By Dr. Ken Broda-Bahm:
The internet age has brought new tools but also new concerns to the task of jury selection. The ubiquity of social media and other forms of online presence has meant that lawyers, trial consultants, and other specialists now can and frequently do consider that information when selecting a jury. But that "voir Google" ability has given rise to an increasing feeling that there is something sneaky or wrong in tapping that source of information. The current Oracle v. Google copyright case has served as a focal point for that concern, and it received a good write-up in a short article in Corporate Counsel entitled, "One Judge is Banning Web Research on Jurors, Will Others Follow?" The judge in that case, William Alsup of USDC California, wrote that, "There are good reasons to restrict, if not forbid, [internet] searches by counsel, their jury consultants, investigators, and clients," and followed up by pushing the parties to an agreement to foreswear such searches. That case could be unique, considering that it involves two internet giants who might be presumed to have more access to information than the average party. But then again, it might not be unique since the judge used a rationale that could apply to any case. In the Corporate Counsel article, the author reports on a Federal Judicial Center survey in which 120 judges, 26 percent of the sample, reported already prohibiting social media research of potential jurors. Several quoted in the article also suggest it could be a trend. Jury consultant David Barnard, for example, predicts that "We're going to start seeing more opinions on this issue."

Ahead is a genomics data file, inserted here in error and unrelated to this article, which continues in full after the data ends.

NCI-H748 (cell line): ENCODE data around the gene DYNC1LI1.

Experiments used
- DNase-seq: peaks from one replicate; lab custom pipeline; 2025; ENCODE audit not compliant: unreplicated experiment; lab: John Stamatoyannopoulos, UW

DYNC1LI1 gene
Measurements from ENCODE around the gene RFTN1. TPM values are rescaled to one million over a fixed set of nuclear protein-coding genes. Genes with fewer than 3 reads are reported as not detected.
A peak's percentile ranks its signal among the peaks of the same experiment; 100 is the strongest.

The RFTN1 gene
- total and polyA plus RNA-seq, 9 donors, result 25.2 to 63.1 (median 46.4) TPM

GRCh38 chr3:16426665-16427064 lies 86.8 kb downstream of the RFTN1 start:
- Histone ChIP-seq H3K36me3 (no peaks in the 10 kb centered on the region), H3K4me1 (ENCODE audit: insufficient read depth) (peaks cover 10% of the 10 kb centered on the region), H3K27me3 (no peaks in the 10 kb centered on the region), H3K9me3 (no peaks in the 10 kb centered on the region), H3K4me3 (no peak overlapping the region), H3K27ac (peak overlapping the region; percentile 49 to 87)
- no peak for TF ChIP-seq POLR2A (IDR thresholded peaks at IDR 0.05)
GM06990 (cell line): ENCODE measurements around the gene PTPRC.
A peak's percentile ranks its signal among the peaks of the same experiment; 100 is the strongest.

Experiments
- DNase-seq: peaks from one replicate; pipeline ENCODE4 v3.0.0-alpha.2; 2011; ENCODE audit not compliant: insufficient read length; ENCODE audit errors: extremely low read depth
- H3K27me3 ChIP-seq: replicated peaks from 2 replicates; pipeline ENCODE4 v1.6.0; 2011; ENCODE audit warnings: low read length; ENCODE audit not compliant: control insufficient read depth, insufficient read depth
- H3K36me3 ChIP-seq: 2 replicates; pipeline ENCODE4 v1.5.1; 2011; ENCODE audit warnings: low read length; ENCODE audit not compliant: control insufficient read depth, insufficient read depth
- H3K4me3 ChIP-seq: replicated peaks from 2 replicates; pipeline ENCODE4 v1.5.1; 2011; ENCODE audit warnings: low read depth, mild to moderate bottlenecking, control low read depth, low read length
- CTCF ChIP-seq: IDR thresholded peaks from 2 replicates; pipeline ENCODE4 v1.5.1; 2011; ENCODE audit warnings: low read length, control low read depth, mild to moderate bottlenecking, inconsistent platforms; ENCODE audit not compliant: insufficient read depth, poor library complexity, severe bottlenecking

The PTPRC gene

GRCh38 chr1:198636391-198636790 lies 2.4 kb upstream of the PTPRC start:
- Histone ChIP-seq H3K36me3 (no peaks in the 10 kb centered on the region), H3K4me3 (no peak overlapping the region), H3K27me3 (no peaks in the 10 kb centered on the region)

If wiser voices prevail, those opinions should follow the lead of the American Bar Association's Formal Opinion 466 clarifying that lawyers and those working with them should obtain and use public information in good conscience, but should not breach any walls in order to get at any information a potential juror would reasonably consider private. The privacy of jurors and venire members matters, but the concept of privacy should not be broadened to the point that it includes information that is clearly in the public domain. In this post, I'll make the argument that, while important, juror privacy shouldn't require anything like Judge Alsup's broad prohibition of internet searches on potential jurors, and that the better course is to recognize and enforce the principle that private information is private, but public information is public.